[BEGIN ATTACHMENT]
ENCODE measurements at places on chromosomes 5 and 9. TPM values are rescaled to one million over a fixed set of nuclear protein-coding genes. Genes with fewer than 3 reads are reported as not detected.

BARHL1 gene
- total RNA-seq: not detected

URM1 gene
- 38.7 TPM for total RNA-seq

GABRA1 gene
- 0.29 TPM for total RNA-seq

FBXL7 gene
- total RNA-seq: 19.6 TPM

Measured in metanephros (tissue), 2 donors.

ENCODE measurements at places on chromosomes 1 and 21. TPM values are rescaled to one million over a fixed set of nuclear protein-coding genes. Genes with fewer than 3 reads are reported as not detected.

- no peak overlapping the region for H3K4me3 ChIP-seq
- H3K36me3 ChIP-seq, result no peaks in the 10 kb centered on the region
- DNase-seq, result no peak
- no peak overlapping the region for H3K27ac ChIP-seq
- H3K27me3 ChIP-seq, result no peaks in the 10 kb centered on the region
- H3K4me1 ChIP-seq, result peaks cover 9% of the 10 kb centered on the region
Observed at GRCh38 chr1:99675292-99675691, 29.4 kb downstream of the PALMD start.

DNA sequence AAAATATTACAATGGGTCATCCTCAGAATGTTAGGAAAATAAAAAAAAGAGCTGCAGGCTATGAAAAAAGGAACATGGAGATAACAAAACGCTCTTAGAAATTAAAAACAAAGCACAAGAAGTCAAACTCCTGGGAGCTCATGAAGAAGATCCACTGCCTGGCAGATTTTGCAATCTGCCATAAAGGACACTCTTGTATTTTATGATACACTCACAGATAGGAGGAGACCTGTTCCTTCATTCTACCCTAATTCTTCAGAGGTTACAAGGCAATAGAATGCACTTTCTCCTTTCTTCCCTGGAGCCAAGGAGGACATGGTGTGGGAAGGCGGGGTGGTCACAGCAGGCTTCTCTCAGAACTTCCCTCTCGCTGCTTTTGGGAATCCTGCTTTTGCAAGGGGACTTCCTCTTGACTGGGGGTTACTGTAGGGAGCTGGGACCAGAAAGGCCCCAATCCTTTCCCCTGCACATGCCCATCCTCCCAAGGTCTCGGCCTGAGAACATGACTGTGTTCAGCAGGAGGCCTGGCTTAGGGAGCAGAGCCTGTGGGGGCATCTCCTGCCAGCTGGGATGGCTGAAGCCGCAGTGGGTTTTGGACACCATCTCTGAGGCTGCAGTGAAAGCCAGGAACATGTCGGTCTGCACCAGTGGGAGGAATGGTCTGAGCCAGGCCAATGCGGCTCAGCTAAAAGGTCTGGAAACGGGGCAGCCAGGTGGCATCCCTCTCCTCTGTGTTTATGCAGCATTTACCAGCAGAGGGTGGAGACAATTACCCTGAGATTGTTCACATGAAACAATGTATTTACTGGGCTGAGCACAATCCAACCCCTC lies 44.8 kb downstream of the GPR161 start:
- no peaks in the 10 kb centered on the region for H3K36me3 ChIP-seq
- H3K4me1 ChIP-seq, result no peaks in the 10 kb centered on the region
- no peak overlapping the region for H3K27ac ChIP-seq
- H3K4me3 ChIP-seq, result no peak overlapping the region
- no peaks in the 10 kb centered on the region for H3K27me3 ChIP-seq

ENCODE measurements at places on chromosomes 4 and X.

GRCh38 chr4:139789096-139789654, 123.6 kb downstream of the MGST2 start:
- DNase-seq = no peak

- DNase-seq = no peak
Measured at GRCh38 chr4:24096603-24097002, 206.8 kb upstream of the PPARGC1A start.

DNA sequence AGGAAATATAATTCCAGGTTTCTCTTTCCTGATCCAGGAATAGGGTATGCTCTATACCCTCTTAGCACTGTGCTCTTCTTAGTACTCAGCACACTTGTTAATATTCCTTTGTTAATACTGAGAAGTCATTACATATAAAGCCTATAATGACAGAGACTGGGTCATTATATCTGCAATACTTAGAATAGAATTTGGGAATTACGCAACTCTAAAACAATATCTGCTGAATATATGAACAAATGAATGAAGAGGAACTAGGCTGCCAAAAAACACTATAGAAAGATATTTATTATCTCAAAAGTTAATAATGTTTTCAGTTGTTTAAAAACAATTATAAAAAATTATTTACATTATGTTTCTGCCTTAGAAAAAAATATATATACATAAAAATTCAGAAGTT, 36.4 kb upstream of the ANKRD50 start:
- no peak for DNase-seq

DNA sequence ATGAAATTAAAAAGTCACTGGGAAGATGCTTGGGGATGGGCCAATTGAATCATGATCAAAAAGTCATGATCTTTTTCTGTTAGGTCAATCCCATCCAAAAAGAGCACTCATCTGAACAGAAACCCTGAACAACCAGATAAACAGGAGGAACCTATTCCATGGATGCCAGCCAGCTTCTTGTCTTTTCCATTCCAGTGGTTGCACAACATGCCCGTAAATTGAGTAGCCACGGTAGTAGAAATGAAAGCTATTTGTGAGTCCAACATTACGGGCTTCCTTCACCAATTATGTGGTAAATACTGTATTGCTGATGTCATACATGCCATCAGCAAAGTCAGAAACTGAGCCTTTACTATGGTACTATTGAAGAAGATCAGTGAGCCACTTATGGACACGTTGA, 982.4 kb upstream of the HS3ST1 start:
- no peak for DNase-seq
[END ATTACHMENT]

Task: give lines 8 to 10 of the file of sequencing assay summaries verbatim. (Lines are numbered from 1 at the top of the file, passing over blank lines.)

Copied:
FBXL7 gene
- total RNA-seq: 19.6 TPM

Measured in metanephros (tissue), 2 donors.